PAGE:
Climate change is an increasingly pressing issue that affects all countries, regardless of their location or size. The recent case heard by the European Court of Human Rights (ECHR) between Duarte Agostinho and others v Portugal and others is a current example of this.
Six young people from Portugal (Cláudia Agostinho, 24, Martim Agostinho, 20, Mariana Agostinho, 11, Sofia Oliveira, 18, André Oliveira, 15, and Catarina Mota, 23) have taken 32 European governments to court, arguing their failure to act fast enough on climate change violates their human rights. They argued that their articles 2, 3, 8, and 14 rights are impaired because of the effects of climate change in general, including forest fires, and that, as young people, they stand to experience the worst effects of these impacts. These articles are:
• Their right to life (Article 2)
• The right to be free from torture, inhuman or degrading treatment (Article 3)
• Their right to privacy and family life (Article 8)
• Their right to be free from discrimination on grounds of age (Article 14) in conjunction with Article 2 and/or Article 8.
They argued, moreover, that the 33 states are under a positive obligation to enact effective domestic responses to climate change which satisfy what the applicants call the ‘overriding obligation’ of meeting the aspirational 1.5C target in the Paris Agreement.
“Without urgent action to cut emissions, [the place] where I live will soon become an unbearable furnace,” applicant, Martim Agostinho, 20, said in a statement.
A lawyer for the Portuguese government argued that the evidence provided failed to show the specific damages caused by climate change on the lives of the young applicants. A decision from the court could be made within a few months and is expected in the first half of 2024.
The European Court of Human Rights (ECHR) is an international judicial body established under the European Convention on Human Rights (ECHR). It is based in Strasbourg, France, and serves as the final court of appeal for individuals and organisations who believe their human rights have been violated by a member state of the Council of Europe.
The ECHR plays a crucial role in safeguarding and interpreting the rights and freedoms enshrined in the Convention. It ensures that member states adhere to their obligations and provides a forum for individuals to seek justice when their rights are violated. The Court’s decisions have a significant impact on human rights protection across Europe, setting legal precedents and influencing national legislation.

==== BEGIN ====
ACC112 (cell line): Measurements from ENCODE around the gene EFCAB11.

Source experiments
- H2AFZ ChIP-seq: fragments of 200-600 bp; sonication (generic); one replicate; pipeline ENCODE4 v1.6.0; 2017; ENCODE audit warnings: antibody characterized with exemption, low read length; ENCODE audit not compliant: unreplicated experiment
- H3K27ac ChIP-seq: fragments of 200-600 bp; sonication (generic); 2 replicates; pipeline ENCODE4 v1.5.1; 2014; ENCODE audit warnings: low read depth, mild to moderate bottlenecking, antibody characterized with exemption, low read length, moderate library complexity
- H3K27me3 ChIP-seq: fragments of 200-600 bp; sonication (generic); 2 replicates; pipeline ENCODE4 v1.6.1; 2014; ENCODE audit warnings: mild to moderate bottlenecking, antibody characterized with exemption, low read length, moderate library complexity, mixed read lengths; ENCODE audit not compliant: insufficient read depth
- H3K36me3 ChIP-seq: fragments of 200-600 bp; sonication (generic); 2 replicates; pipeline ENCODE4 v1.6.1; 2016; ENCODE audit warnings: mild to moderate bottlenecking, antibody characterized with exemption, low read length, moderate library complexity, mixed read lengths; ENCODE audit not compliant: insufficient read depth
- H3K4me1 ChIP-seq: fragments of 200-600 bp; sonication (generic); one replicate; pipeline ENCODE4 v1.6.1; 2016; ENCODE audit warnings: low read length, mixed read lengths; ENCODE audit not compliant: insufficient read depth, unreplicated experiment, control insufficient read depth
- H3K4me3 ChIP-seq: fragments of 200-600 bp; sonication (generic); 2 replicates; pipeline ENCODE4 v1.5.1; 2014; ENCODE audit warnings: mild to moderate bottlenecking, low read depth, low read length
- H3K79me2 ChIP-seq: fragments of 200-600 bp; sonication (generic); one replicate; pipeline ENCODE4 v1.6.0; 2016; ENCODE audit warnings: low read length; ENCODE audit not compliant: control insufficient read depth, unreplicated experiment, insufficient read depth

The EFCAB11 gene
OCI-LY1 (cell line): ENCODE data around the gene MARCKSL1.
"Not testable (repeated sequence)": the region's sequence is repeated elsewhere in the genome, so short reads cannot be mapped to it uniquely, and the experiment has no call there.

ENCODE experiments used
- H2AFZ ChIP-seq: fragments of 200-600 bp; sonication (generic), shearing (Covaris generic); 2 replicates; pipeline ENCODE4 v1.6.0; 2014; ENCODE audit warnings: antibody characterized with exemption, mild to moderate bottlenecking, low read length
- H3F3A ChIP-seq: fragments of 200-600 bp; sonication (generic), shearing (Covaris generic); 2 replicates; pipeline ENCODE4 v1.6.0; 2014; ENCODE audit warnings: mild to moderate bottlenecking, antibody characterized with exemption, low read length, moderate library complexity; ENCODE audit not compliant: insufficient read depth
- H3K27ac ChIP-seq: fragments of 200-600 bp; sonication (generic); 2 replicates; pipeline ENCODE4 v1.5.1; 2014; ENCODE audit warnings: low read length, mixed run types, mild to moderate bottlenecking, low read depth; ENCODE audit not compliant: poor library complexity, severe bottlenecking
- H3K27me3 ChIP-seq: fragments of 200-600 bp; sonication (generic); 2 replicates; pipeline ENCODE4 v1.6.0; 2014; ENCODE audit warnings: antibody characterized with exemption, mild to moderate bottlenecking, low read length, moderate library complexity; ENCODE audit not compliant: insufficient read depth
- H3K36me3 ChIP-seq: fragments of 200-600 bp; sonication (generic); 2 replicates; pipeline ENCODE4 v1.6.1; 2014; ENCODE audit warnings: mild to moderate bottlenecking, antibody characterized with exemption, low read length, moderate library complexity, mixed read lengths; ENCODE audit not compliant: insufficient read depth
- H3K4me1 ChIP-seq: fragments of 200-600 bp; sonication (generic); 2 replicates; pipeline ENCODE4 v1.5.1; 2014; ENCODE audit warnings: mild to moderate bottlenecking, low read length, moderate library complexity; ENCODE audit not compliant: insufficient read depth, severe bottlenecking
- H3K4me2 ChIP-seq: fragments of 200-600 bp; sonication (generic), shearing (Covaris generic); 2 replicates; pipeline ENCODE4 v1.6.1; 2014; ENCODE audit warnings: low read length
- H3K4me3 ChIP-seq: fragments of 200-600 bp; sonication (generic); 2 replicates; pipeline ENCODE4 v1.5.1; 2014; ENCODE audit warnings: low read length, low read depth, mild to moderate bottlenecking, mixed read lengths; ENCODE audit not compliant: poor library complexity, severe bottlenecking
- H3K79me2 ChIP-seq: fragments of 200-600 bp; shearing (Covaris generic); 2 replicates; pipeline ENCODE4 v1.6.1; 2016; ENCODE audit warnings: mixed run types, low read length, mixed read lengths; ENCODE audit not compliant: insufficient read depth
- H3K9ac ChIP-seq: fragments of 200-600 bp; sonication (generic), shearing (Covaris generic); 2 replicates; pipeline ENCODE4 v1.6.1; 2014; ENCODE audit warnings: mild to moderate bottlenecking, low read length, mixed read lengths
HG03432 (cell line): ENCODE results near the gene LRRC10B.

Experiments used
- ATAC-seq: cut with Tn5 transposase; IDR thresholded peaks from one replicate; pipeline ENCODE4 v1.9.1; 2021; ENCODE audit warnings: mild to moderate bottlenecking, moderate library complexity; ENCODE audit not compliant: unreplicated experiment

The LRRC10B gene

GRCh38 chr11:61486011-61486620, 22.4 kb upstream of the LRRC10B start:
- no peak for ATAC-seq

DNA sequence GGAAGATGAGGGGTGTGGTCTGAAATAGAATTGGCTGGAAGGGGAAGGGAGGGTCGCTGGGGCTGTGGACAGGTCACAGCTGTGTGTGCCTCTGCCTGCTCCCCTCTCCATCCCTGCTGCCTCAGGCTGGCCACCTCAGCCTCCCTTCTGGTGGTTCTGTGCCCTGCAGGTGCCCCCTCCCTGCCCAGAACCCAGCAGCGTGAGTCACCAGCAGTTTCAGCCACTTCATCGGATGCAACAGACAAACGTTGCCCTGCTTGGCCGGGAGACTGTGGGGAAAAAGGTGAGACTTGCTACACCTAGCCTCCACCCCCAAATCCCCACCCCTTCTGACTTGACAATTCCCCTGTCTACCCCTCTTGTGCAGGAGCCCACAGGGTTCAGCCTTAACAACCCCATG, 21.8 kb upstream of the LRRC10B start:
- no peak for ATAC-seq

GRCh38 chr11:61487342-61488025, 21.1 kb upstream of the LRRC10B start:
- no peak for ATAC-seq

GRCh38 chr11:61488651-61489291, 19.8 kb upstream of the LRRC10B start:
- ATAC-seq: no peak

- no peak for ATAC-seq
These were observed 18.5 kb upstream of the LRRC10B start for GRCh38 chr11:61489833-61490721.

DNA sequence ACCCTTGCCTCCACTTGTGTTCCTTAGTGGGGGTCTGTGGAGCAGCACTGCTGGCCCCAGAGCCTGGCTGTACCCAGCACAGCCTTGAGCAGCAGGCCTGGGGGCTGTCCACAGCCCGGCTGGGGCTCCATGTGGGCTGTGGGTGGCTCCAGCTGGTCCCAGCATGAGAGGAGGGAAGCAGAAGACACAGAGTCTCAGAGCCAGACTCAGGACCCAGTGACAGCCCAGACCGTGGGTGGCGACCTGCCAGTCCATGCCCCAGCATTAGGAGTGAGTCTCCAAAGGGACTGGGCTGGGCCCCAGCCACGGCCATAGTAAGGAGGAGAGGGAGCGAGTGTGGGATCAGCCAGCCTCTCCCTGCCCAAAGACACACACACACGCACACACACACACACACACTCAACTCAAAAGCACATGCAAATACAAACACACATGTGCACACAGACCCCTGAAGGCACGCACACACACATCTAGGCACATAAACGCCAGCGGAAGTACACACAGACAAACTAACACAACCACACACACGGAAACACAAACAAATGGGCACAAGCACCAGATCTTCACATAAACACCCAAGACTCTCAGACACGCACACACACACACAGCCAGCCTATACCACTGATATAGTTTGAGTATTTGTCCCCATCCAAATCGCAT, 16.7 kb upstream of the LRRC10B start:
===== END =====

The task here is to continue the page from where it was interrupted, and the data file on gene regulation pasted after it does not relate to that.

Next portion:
Through its work, the ECHR contributes to the promotion and preservation of human rights, fostering a culture of respect, equality, and justice throughout the continent. Its decisions are not only binding but also serve as essential guidance for how countries should approach climate change policymaking regarding environmental law.
This case is a landmark moment for the protection of human rights and environmental sustainability. Not only does it mark the first time a European Court has heard a case related to climate change, but it also serves as an essential reminder that human rights must be respected and defended even in times of ecological crisis. This legal precedent reinforces the need for governments across Europe to prioritise emissions policies, and take meaningful action towards reducing greenhouse gas pollution.
The implications of case ruling are far-reaching, as it provides evidence linking carbon dioxide emissions with violations of basic human rights. If the court rules that the countries have violated human rights, they will be forced to take greater responsibility for their emissions policies, creating more stringent regulations in order to protect our environment from dangerous levels of air pollution caused by humans, or otherwise face hefty fines, meaning the case may solidify new legal norms and doctrines that could accelerate the impact of rights-based climate litigation and spur more effective action on climate change
The case also differs from climate change cases heard previously because it takes advantage of the regional authority of the ECHR. The previously mentioned Paris Agreement for reducing emissions to reduce the global temperature does not distribute responsibility, whereas this ruling would require each country to ‘do their part’.
As we move ahead towards a greener future, both citizens and countries must remember that our actions have consequences for our environment and our fellow citizens alike. It is essential that governments remain cognizant of rulings such as these and strive towards creating safer conditions through effective emissions policies. In doing so, we can ensure that future generations will enjoy a healthy planet free from dangerous emissions-related risks. This is crucial for aspiring lawyers to be aware of as they enter the legal landscape, shadowed by one of the most pressing issues of our time, as climate change will inevitably be involved in increasing numbers of legal cases in years to come.
To help you prepare for interviews and assessment centres, here’s our round-up of questions to challenge you to look more deeply into this topic:
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